By: Audrey Trivedi — Correspondent
During the presidential election, students and faculty at Sharon High School voted in a mock election. The survey and results were compiled by Sharon social studies teacher Mr. Sean O’Reilly. The results of this election revealed that the majority of Sharon students and staff voted for former Vice President Biden.
Although Biden won with 79.6% for students and 87.1% for staff, social studies teacher Hannah Cohen says, “we often forget that this is a diverse town in many ways beyond culture and religion and that includes political affiliation.”
O’Reilly says that nothing from both the town of Sharon election and the Sharon High School mock election results were shocking. Cohen agreed saying that the results of the election were expected but what surprised her was “the huge gap between student support for Question 2 and the overall state support.”
Ballot Question 2 was regarding ranked choice voting which means that voters rank their candidates in order of desire to ensure that the candidate with the largest support from the most people is elected. It also makes sure that every person’s voice is heard, so if they voted for a candidate with no chance to win, their next choice vote will be accounted for instead. 60% of students at SHS voted yes for Question 2; however, the state of Massachusetts overwhelmingly voted down this question.
Although the students and staff of SHS voted similarly to the town of Sharon, the staff had a larger difference in votes. The votes from the student body reflected the votes from the town. “Students are more likely to align with their parents’ beliefs,” Cohen said.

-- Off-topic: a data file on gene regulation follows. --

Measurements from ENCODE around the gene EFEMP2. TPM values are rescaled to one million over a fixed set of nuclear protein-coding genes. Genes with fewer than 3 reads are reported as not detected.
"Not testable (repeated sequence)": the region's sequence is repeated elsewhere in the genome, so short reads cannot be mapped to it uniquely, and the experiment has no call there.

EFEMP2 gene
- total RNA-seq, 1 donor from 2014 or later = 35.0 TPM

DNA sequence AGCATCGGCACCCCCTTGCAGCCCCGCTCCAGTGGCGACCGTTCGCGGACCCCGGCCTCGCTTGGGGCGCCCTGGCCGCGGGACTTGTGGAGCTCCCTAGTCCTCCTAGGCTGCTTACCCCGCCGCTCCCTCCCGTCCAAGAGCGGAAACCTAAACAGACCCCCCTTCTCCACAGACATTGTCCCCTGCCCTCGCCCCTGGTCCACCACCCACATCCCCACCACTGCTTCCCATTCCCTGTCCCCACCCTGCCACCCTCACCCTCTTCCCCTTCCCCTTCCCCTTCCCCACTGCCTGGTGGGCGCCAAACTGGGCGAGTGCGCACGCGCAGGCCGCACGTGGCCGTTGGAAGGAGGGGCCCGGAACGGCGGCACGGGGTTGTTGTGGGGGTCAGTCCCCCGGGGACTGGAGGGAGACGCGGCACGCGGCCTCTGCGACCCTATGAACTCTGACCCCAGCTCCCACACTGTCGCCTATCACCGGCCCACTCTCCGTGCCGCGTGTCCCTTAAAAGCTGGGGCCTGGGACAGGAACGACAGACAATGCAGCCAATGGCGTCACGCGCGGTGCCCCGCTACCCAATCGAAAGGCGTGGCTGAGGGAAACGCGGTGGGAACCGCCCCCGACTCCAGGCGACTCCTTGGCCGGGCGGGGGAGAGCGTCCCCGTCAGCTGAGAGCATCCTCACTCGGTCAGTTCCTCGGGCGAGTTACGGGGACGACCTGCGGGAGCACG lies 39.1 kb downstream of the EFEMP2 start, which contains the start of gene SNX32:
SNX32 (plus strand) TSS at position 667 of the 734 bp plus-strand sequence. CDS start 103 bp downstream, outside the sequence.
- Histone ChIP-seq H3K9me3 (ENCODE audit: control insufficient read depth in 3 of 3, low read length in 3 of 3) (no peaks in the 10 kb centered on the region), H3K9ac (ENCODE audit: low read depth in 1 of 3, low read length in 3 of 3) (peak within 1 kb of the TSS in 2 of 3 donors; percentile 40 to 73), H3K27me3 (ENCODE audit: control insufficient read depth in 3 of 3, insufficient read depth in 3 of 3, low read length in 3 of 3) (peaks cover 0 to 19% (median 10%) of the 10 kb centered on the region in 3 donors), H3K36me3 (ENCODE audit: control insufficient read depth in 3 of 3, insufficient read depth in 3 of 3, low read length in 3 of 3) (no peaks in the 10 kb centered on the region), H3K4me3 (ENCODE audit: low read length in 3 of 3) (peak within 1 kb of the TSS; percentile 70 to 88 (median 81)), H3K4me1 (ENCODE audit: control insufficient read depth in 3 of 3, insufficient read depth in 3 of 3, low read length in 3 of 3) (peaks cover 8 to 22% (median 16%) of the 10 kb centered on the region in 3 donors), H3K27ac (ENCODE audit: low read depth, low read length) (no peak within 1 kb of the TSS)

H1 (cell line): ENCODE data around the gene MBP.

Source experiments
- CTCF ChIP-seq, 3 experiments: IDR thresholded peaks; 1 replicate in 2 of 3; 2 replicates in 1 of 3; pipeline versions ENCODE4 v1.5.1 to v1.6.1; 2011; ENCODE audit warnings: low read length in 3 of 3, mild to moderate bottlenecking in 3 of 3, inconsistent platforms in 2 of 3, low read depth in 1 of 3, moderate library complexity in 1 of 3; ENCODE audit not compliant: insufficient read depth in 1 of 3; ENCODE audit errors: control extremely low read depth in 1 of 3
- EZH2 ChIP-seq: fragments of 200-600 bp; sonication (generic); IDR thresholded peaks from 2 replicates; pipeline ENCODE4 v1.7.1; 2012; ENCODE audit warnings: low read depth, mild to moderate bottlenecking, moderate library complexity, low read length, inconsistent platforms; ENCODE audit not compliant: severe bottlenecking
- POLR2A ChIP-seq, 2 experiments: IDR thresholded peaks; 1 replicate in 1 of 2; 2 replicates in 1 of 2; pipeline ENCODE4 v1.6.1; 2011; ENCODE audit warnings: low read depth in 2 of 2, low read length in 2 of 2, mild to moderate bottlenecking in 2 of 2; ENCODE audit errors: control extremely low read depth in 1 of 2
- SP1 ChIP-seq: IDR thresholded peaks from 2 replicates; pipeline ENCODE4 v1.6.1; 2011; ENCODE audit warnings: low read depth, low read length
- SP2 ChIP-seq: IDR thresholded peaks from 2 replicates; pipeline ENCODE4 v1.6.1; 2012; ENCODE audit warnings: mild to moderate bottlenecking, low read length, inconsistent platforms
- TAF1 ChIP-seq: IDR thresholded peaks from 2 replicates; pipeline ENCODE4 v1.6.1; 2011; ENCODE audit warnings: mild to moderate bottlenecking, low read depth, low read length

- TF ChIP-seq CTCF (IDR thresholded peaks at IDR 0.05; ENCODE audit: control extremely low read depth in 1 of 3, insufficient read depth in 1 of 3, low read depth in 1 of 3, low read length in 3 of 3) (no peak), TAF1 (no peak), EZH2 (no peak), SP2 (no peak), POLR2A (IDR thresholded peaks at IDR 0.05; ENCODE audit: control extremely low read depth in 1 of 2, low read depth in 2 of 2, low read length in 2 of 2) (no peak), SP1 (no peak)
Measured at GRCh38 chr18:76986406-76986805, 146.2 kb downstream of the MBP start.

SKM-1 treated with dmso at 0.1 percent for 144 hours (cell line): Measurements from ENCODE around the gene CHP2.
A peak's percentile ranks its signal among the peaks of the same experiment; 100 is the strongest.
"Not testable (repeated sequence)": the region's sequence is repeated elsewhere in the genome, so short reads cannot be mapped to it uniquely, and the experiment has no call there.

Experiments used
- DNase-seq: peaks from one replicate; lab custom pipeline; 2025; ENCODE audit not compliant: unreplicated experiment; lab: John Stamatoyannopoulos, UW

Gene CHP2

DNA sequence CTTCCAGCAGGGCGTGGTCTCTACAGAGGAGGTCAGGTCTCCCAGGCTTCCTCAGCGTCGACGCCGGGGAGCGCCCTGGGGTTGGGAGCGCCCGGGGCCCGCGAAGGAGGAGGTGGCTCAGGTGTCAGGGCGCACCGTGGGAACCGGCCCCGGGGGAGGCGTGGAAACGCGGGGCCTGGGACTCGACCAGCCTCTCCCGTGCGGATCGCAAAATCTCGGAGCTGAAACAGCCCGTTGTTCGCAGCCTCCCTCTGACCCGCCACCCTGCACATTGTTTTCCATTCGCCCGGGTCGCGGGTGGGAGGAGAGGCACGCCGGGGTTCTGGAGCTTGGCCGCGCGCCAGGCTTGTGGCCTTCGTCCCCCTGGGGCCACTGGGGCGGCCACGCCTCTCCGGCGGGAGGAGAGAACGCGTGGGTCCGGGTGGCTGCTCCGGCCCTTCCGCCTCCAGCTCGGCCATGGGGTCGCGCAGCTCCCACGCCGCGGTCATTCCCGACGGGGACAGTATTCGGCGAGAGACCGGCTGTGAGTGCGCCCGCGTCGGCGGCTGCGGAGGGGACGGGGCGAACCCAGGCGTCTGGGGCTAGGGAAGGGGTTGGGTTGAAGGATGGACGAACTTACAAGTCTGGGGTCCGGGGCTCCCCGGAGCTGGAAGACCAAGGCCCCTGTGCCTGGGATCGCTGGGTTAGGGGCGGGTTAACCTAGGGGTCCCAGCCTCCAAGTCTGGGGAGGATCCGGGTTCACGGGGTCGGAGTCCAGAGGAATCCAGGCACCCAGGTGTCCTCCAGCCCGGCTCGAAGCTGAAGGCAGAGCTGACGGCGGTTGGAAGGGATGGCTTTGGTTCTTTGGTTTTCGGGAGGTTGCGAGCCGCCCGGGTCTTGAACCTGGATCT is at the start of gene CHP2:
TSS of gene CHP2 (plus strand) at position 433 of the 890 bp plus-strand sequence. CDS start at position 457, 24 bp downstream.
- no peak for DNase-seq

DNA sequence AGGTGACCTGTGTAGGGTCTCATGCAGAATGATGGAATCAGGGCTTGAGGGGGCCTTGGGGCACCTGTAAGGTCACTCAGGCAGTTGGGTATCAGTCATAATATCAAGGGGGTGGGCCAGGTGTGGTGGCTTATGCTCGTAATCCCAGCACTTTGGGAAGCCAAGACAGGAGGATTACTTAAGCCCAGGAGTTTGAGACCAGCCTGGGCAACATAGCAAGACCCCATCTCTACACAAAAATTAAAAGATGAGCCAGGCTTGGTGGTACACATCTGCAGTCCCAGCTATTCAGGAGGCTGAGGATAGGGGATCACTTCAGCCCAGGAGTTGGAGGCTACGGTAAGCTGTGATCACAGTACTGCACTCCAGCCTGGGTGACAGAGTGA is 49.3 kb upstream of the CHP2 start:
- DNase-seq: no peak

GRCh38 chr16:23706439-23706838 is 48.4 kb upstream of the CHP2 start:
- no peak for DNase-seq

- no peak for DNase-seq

Sharon High School voted for Biden by 5% more than the town. O’Reilly said, “young people are more liberal/Democratic which I think probably accounts for the 5% difference.”
In comparison to Massachusetts Sharon voted for Biden by about a 10% higher margin than Massachusetts, but both still voted for Biden. “Sharon is a good reflection for this part of the state, but one of the things that has become increasingly clear in state politics is that there is a widening gap between eastern and western Massachusetts politically,” said Cohen.
Sharon has always tended to be a Democratic left-leaning town. O’Reilly says that one should be cautious when analyzing the reasons behind votes as it could take weeks or months for political scientists to analyze the exit polls. He adds that there were large issues with polling this year, and exit polls were worse, so it may take time to correctly analyze voters’ decisions.
Cohen says that individual encounters with government policies is a large reason for why people may vote the way they do. She added that people tend to weigh different issues such as tax reform or health care differently, so they are already decided when they go to vote.
“The fundamental question we were grappling with in this election is what the most important problems are that America is facing and what is the best approach to deal with them,” Cohen said.